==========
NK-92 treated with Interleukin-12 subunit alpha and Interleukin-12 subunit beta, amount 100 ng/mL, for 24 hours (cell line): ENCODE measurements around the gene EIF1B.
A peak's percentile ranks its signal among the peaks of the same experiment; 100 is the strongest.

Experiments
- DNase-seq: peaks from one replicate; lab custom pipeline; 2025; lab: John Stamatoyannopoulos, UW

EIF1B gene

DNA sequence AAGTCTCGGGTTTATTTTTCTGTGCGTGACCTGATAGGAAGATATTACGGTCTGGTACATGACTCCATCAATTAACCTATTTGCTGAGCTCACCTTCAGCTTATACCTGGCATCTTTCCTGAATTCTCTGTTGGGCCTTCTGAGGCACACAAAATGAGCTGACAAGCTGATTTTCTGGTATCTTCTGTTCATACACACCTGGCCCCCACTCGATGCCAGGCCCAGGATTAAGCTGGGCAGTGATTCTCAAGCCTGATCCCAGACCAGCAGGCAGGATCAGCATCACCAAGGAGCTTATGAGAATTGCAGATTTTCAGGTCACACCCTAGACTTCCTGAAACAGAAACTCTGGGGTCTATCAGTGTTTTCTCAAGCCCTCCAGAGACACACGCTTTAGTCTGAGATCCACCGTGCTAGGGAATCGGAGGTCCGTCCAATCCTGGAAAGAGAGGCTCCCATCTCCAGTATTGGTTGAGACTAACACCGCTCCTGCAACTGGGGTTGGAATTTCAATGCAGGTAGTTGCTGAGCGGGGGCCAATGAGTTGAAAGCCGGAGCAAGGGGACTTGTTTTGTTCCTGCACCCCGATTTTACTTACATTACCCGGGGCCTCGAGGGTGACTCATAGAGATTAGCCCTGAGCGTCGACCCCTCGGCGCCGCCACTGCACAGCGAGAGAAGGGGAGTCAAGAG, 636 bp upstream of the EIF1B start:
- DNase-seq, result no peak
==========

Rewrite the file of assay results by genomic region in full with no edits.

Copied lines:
NK-92 treated with Interleukin-12 subunit alpha and Interleukin-12 subunit beta, amount 100 ng/mL, for 24 hours (cell line): ENCODE measurements around the gene EIF1B.
A peak's percentile ranks its signal among the peaks of the same experiment; 100 is the strongest.

Experiments
- DNase-seq: peaks from one replicate; lab custom pipeline; 2025; lab: John Stamatoyannopoulos, UW

EIF1B gene

DNA sequence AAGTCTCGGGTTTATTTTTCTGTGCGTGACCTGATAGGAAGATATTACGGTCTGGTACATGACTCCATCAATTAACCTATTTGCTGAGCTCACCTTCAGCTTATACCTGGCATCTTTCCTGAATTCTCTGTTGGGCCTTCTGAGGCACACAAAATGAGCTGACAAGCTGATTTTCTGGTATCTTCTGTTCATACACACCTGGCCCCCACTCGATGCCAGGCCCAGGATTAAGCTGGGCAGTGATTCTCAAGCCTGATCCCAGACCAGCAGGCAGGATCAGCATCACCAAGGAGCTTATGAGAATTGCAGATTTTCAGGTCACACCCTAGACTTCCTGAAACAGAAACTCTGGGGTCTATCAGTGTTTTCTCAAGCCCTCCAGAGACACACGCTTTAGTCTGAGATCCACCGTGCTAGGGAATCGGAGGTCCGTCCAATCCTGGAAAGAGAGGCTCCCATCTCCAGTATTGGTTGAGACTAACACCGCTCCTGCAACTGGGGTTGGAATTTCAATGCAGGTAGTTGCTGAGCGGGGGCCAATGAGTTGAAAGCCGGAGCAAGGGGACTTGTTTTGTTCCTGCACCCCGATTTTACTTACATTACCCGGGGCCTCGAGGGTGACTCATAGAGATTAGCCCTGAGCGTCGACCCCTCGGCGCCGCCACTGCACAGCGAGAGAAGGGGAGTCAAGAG, 636 bp upstream of the EIF1B start:
- DNase-seq, result no peak